What Role for Currency Boards?

Voorkant
Institute for International Economics, 1995 - 44 pagina's
To help overcome its financial crisis, Russia is being urged to create a currency board, which has met with success in other countries such as Argentina, Estonia, and Hong Kong. This study explains what a currency board is and how it differs from a central bank, and examines the advantages and disadvantages of each type of arrangement. The author concludes that currency boards may be quite attractive to small, open economies and a useful prop in those emerging from a very deep macroeconomic crisis, but that their disadvantages outweigh these attractions in most large countries.

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Over de auteur (1995)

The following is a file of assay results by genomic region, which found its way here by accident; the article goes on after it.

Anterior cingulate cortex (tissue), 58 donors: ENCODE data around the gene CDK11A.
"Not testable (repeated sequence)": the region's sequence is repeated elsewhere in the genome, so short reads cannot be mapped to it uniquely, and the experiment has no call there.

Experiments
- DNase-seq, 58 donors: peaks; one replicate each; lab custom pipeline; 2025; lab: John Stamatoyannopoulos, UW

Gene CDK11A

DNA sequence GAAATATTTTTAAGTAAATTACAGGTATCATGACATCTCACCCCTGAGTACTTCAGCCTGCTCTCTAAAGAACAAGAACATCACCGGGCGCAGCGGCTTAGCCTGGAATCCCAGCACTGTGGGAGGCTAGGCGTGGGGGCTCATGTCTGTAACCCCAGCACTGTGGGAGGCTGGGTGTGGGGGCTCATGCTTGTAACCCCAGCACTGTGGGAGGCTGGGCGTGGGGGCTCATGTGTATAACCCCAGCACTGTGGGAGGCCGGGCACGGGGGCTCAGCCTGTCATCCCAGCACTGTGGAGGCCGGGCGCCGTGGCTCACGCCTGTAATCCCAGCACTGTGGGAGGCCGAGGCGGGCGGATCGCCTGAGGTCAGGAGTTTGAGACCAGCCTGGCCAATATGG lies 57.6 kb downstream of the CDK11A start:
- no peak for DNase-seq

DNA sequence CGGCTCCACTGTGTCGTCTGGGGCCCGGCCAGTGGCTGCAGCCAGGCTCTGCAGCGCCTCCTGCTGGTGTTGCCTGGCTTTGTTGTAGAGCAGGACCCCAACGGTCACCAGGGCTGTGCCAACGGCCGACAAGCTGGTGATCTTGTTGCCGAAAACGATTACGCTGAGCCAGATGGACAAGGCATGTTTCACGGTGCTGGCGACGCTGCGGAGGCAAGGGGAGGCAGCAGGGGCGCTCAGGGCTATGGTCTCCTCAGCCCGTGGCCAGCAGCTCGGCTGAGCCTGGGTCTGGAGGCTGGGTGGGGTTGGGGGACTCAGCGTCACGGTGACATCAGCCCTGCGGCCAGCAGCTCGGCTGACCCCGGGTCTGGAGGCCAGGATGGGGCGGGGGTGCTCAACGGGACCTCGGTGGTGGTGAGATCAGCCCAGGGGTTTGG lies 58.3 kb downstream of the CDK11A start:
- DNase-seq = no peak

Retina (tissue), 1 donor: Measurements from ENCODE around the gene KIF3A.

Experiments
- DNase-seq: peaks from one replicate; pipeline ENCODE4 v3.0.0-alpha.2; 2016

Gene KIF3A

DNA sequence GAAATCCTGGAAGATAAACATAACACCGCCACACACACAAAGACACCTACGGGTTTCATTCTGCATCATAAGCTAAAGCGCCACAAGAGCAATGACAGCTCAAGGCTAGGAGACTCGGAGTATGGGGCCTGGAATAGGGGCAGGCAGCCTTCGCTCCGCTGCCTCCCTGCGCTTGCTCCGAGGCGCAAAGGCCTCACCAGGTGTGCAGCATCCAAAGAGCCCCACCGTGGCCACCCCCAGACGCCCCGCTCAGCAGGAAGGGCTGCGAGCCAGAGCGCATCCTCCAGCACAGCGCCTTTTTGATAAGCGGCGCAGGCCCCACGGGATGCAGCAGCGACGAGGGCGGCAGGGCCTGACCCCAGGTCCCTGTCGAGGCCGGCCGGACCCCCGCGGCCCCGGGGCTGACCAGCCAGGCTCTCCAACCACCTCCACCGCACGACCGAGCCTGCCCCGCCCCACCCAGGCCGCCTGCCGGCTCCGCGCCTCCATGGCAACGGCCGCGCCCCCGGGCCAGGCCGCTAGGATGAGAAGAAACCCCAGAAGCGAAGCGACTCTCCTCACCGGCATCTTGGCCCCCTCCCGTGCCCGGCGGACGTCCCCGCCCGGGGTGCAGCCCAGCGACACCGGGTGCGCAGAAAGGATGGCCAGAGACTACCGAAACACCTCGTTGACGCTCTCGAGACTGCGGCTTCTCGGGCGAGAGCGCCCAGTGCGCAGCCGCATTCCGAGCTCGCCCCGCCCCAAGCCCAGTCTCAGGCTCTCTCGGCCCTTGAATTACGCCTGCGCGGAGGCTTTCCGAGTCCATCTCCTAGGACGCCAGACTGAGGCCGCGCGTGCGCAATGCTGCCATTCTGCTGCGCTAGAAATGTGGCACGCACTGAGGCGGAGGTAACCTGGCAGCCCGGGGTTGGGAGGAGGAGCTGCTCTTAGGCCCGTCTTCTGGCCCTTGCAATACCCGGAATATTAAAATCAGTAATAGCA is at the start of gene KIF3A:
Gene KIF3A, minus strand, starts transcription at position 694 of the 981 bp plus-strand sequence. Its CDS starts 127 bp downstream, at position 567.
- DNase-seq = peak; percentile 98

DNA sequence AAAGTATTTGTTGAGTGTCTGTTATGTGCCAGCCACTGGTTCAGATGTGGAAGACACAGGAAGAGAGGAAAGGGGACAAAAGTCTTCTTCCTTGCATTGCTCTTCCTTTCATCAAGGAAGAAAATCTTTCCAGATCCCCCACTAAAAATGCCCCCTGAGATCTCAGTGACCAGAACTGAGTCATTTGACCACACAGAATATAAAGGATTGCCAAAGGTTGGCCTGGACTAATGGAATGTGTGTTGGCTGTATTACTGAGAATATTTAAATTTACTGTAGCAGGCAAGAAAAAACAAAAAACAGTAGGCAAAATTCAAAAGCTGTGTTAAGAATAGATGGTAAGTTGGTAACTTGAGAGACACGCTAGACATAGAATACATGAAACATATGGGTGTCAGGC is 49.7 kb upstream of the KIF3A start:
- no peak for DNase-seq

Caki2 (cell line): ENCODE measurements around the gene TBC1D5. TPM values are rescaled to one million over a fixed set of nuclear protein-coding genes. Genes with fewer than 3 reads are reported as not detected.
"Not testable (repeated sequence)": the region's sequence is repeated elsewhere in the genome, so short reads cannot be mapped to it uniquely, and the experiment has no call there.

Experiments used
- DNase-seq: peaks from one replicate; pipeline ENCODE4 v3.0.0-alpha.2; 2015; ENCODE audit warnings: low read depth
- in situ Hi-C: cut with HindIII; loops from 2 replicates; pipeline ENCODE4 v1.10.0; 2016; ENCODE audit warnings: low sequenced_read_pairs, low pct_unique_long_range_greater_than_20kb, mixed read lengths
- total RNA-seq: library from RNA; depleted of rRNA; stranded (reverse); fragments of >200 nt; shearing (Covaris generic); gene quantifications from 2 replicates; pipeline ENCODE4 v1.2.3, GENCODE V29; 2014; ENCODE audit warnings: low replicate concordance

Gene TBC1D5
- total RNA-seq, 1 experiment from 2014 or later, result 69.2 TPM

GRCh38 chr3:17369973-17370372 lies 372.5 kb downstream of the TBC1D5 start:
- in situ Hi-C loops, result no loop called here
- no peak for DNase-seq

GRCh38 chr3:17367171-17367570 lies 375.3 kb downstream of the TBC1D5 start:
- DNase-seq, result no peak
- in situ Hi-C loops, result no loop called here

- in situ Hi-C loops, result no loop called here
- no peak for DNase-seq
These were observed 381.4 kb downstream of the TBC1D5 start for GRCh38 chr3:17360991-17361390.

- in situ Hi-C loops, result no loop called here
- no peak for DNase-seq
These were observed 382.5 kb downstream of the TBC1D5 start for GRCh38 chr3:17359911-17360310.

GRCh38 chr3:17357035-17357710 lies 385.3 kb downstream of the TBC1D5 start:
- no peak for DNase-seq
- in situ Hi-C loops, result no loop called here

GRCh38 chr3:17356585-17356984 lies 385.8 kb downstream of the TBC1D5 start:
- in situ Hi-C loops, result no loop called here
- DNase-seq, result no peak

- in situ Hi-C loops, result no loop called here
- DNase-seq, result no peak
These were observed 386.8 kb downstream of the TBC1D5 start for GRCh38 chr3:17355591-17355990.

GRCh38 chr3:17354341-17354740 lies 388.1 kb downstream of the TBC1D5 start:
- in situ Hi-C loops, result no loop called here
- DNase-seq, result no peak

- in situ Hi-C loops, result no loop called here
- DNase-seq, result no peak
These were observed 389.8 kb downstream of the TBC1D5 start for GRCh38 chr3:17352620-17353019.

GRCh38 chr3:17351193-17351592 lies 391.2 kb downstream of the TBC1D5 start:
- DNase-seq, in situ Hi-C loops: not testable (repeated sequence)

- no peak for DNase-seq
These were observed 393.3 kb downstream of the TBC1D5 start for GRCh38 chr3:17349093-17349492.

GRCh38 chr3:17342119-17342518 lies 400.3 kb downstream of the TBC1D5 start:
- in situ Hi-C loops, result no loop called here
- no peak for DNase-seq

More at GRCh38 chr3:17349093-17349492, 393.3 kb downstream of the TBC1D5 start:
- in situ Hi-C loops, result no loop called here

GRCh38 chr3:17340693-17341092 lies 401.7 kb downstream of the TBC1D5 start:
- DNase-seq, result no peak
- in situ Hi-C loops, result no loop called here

John Williamson, senior fellow (retired), was associated with the Institute from 1981 to 2012. He was project director for the UN High-Level Panel on Financing for Development (the Zedillo Report) in 2001; on leave as chief economist for South Asia at the World Bank during 1996-99; economics professor at Pontifica Universidade Catůlica do Rio de Janeiro (1978-81), University of Warwick (1970-77), Massachusetts Institute of Technology (1967, 1980), University of York (1963-68), and Princeton University (1962-63); adviser to the International Monetary Fund (1972-74); and economic consultant to the UK Treasury (1968-70).

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